The Doogie Howser Segment: Accelerated Development

Kids these days just aren’t growing up at the pace they use to. The rapid speed of which our culture is moving and the tools that we’ve been given are no doubt affecting and shifting our human behavior. The best way to understand a culture and the direction it’s moving in is to look at the tools a society uses in their everyday life. For example, when traveling to a foreign country, something as simple as turning on the TV in your hotel room will give a foreigner great intel into a culture. Even with a language barrier, visuals are a powerful indicator of what a culture is a reflection of. 

We can’t overlook technology as the main tool, of course. The convergence of social trends, democratization of access via technology, boomers refusing to grow old, 40 is the new 30, and Millennials surpassing everyone as the most brand literate and style conscious generation on earth while at the same time struggling with adolescent adulthood...the boundaries between the generations have shifted and overlapped, rendering everyone the same age. But where does that leave the kids of the world? How are they maturing, and at what pace? While older Millennials are experiencing a prolonged adolescence, it seems as though the younger set (and the next generation) is getting older faster.

Back in 2009, Nielson reported that children aged 2-11 comprised of nearly 16 million, or 9.5 percent, of the active online universe. That means that the growth of children online outpaces the overall growth of children in the entire U.S. A scary realization, and in 2013, I’m sure that number has freakishly grown. Growing up wired, with an all-access pass is just one of many examples driving the fast rate of growing up. Studies have also shown the rapid drop in age when it comes to hitting puberty. A recent study

 
 

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Millennial News Feed

Quote of the Day: “Forever 21 is my favorite store to shop in, the clothes are affordable and I can find every type that I might be looking for.” –Female, 27, NY

Netflix is entering the teenage world. Their latest programming plans include shows and movies for teens and tweens, including YouTube celeb vehicle Smosh: The Movie, in an effort to attract more young viewers, “known for their elusive and fickle tastes.” Netflix’s new focus on teens is a part of their goal to be a place for every kind of audience, and could help them gain more subscribers overall, as teens tend to influence their parents’ entertainment decisions. (NYTimesFortune)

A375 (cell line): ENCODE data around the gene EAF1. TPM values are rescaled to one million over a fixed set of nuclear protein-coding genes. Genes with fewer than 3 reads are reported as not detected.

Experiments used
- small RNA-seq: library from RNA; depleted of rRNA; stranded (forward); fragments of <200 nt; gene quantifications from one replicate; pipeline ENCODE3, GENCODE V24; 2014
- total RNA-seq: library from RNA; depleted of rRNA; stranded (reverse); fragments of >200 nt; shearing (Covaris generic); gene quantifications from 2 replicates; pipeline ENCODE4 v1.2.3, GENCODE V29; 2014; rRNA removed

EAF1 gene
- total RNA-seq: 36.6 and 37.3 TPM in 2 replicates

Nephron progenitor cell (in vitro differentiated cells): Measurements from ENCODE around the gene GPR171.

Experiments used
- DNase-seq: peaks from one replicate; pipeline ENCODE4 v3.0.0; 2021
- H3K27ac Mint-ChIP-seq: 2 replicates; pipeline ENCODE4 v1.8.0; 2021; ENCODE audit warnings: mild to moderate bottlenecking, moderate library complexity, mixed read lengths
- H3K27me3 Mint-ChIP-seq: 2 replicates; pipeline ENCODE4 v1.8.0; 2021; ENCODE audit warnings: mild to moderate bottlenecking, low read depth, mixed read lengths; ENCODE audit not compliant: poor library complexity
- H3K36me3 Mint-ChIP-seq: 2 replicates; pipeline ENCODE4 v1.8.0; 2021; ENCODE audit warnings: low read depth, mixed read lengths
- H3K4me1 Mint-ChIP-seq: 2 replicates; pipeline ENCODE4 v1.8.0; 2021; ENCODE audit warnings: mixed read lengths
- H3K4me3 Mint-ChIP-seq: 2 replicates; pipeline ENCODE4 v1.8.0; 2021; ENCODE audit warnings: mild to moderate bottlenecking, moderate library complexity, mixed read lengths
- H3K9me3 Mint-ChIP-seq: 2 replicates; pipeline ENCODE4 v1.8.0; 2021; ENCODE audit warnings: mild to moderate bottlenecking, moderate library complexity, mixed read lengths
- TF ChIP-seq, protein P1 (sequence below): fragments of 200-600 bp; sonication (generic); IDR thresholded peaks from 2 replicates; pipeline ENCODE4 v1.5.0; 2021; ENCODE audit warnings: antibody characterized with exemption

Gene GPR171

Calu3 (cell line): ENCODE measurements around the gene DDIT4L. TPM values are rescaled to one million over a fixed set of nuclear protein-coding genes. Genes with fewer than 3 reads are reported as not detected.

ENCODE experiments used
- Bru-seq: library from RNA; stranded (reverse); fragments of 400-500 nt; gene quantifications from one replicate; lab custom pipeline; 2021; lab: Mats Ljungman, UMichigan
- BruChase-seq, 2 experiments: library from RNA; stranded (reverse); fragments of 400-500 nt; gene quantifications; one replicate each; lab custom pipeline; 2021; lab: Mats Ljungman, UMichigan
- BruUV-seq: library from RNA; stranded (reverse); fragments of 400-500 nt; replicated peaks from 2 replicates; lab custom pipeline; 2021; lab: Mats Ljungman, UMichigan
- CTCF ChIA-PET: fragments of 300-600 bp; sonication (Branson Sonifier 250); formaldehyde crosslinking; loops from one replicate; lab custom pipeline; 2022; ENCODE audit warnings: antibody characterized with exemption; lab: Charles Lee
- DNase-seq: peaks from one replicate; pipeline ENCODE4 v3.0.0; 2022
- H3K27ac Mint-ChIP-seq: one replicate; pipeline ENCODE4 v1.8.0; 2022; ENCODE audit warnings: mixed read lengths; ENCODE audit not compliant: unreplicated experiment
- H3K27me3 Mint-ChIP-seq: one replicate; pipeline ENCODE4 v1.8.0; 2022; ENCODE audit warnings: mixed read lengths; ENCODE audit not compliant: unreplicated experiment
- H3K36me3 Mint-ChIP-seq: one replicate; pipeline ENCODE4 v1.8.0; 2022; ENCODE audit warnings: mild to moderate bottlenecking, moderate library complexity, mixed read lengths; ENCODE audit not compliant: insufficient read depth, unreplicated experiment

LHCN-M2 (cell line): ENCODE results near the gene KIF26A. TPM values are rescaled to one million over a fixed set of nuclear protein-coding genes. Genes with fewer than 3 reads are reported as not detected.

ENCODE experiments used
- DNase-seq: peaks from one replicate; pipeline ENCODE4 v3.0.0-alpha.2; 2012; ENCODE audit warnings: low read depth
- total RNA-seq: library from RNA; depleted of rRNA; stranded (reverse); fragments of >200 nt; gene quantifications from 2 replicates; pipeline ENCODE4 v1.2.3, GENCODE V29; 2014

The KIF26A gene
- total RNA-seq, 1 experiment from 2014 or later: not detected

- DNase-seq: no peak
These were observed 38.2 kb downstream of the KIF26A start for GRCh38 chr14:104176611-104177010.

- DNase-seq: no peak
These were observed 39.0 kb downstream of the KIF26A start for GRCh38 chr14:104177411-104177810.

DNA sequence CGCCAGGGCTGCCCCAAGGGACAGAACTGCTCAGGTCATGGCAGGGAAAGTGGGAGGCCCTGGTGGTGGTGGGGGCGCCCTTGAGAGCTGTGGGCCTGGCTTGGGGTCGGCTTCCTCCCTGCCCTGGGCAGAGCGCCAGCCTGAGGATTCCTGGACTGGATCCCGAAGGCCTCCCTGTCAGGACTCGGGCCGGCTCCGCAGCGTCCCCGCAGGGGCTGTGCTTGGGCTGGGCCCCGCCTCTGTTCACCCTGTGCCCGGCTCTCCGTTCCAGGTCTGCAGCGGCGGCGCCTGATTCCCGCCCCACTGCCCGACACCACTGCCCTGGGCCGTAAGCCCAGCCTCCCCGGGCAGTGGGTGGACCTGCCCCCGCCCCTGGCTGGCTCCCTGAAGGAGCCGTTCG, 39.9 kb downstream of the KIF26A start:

“Millennials don’t even look at email.” It’s a rumor that’s been going around, but brands should know that evidence points to the contrary. Recent research shows that almost half of Millennials say their preferred way for companies and retailers to contact them is email. Social media is of course vital to their communication with peers, but “email has also been a constant in their lives,” and is the way they deal with more “practical” communications. (B2C)

Tapingo, an on-demand delivery service that is staffed entirely by students, has become a “household name” on some of the 125 college campuses it currently services. Coffee shops that participate with the app reportedly “processing 300-500 Tapingo orders a day,” and the student couriers can deliver 3-4 orders an hour. The flexible schedule of working for Tapingo is appealing to students, who can just turn on the app when they want to accept delivery job. (TechCrunch)

Disney will be harnessing the force of unboxing videos to promote Star Wars merchandise. The brand is planning an 18-hour online unboxing marathon, “Force Friday,” featuring YouTube stars opening the toys made for the upcoming Star Wars: the Force Awakens. The approach is a huge departure from traditional toy marketing, but unboxing videos are some of the most popular on YouTube, and kids are not as exposed to TV commercials as they once were. (LATimes)

As Millennials fuel their own social good movements, it is more important than ever for brands to make a difference in the world as well. JetBlue’s recent charity effort “Soar With Reading” targets kids’ book deserts—communities where there is just one age-appropriate book for sale for every 830 children. The brand placed three book vending machines in Washington, D.C., dispensing reading material for free to young readers. (ABC)

Quote of the Day: “My favorite physical store to shop in is Walmart. There is a little bit of everything. I hate the element of people at the store but the store itself is great.” –Female, 21, OH

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